Introducing the NVIDIA OpenACC Toolkit

Programmability is crucial to accelerated computing, and NVIDIA’s CUDA Toolkit has been critical to the success of GPU computing. Over 3 million CUDA Toolkits have been downloaded since its first launch. However there are many scientists and researchers yet to benefit from GPU computing. These scientists have limited time to learn and apply a parallel programming language, and they often have huge existing code bases that must remain portable across platforms. Today NVIDIA is introducing the new OpenACC Toolkit to help these researchers and scientists achieve science and engineering goals faster.

Over the last few years OpenACC has established itself as a higher-level approach to GPU acceleration that is simple, powerful, and portable. The membership of the OpenACC organization has grown to include accelerator manufacturers, tools vendors, supercomputing centers and education institutions. The OpenACC 2.0 specification significantly expands the functionality and improves the portability of OpenACC and is now available in many commercial tools.

The NVIDIA OpenACC toolkit provides the tools and documentation that scientists and researchers need to be successful with OpenACC. The toolkit includes a free OpenACC compiler for university developers to remove any barriers for use by academics.

The new OpenACC Toolkit includes the following in a single package. Continue reading


12 GTC 2015 Sessions Not to Miss

With one week to go until we all descend on GTC 2015, I’ve scoured through the list of Accelerated Computing sessions and put together 12 diverse “not to miss” talks you should add to your planner. This year, the conference is highlighting the revolution in Deep Learning that will affect every aspect of computing. GTC 2015 includes over 40 session categories, including deep learning and machine learning, scientific visualization, cloud computing, and HPC.

This is the place where scientists, programmers, researchers, and a
myriad of creative professionals convene to tap into the power of a GPU
for more than gaming. –Forbes

Tuesday, March 17

An Introduction to CUDA Programming (S5661)


This is the introductory tutorial intended for those new to CUDA and you will leave with the essential knowledge to start programming in CUDA – no experience is needed! For those that have prior CUDA experience, this is a great session to brush up on key concepts required for subsequent tutorials on CUDA optimization. The other tutorials in this session are: An Introduction to the GPU Memory ModelAsynchronous Operations and Dynamic Parallelism in CUDA and Essential CUDA Optimization Techniques.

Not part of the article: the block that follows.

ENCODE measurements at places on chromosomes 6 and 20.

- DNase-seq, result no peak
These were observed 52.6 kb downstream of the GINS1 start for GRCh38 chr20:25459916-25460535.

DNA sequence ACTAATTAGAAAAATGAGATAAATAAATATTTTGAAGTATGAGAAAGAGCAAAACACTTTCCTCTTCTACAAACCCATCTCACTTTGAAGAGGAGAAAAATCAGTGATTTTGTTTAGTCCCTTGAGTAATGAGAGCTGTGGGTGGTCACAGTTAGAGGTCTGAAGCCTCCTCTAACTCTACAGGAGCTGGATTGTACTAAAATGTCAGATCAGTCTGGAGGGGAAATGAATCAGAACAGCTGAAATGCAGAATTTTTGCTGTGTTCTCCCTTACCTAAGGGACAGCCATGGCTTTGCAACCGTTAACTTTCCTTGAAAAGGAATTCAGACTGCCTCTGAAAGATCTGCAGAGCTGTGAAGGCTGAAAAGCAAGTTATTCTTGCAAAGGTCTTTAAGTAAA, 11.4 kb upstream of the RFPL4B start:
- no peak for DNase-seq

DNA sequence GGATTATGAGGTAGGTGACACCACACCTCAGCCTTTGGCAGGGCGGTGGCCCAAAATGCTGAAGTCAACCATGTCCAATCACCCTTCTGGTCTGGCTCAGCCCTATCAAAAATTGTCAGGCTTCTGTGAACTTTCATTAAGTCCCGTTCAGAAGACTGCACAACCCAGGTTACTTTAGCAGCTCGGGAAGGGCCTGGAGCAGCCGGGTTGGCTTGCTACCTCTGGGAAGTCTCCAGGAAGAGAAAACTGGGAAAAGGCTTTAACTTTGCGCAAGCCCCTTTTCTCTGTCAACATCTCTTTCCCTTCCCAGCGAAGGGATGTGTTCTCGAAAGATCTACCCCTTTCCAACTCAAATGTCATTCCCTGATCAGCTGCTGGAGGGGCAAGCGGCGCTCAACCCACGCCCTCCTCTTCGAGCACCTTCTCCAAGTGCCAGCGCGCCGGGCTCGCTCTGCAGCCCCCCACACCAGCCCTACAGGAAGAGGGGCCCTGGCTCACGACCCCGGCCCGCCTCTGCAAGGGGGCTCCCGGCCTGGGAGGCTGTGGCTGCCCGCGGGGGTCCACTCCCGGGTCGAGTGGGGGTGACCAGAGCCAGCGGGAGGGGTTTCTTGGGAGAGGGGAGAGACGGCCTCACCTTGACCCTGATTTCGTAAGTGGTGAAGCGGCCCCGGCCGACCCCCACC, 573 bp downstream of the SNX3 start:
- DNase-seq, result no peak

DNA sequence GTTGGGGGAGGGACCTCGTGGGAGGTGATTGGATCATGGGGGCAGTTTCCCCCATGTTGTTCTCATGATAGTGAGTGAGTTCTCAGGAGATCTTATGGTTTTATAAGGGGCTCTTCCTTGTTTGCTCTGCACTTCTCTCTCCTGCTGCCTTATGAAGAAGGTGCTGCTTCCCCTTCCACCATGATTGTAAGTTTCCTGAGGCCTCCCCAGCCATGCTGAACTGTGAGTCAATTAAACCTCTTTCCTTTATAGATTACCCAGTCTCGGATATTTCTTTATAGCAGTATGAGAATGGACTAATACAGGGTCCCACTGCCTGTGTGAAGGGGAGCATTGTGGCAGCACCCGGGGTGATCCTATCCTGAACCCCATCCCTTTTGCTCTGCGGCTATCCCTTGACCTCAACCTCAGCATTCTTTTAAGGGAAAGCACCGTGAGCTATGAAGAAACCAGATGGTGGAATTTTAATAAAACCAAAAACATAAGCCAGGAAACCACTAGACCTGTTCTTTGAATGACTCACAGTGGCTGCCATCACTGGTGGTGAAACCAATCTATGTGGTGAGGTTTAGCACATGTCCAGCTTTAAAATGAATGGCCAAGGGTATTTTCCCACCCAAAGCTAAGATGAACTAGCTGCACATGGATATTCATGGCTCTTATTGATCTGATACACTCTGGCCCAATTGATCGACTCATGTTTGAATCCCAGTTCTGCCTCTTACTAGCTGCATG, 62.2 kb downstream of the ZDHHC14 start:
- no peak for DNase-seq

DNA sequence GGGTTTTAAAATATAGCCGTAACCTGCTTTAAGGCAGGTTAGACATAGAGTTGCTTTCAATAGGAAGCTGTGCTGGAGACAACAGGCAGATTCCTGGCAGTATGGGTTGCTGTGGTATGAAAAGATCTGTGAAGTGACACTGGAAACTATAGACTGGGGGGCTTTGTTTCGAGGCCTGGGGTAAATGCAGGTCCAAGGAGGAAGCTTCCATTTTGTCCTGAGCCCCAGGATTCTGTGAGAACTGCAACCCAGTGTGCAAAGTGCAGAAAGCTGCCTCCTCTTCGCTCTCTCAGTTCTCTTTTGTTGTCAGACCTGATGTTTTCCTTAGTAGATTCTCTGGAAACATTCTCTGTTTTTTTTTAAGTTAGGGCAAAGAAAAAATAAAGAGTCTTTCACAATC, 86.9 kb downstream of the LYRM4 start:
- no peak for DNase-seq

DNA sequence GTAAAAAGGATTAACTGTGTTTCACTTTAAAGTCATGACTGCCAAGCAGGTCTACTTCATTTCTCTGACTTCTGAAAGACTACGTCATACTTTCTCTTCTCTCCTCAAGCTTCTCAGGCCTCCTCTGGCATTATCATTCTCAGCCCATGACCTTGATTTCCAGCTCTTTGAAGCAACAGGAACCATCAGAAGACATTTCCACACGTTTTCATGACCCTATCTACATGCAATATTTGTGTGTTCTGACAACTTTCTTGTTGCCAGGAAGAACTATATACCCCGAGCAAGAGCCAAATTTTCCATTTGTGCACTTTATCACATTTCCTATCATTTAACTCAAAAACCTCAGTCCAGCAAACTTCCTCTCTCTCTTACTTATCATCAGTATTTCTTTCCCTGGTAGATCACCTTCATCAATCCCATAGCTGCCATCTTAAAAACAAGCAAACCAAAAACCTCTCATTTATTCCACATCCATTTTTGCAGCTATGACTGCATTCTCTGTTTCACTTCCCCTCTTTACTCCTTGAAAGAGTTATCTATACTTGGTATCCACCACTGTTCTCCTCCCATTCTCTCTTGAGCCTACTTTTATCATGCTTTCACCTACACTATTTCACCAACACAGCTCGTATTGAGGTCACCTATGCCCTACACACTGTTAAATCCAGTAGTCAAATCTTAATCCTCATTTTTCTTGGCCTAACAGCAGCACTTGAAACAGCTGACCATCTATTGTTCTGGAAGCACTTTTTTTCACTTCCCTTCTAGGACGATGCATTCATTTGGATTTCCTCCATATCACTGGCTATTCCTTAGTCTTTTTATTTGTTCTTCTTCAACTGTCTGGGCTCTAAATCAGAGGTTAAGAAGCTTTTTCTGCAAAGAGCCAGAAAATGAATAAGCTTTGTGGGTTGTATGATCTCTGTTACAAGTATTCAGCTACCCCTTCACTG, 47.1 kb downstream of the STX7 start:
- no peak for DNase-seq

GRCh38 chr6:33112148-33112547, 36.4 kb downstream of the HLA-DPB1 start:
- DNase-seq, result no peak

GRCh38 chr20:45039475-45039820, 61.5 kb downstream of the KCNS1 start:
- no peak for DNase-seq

GTC attendees learn from the brightest minds in accelerated computing with hundreds of talks and hands-on tutorials.
GTC attendees learn from the brightest minds in accelerated computing with hundreds of talks and hands-on tutorials.

SMTool: A GPU based Satellite Image Analysis Tool (S5201)


Dilip Patlolla, R&D Engineer in the Geographic Information Science and Technology (GIST) Group at the Oak Ridge National Laboratory, will demonstrate their advanced satellite image analytic tool referred as SMTool built on the CUDA platform to process city-scale sub-meter resolution satellite imagery to detect and discriminate man-made structures. Continue reading

Do More, Code Less with ArrayFire GPU Matrix Library

arrayfire_logo2This is a guest post by Chris McClanahan from ArrayFire (formerly AccelerEyes).

ArrayFire is a fast and easy-to-use GPU matrix library developed by ArrayFire. ArrayFire wraps GPU memory into a simple “array” object, enabling developers to process vectors, matrices, and volumes on the GPU using high-level routines, without having to get involved with device kernel code.

ArrayFire Feature Highlights

  • ArrayFire provides a high-level array notation and an extensive set of functions for easily manipulating N-dimensional GPU data.
  • ArrayFire provides all basic arithmetic operations (element-wise arithmetic, trigonometric, logical operations, etc.), higher-level primitives (reductions, matrix multiply, set operations, sorting, etc.), and even domain-specific functions (image and signal processing, linear algebra, etc.).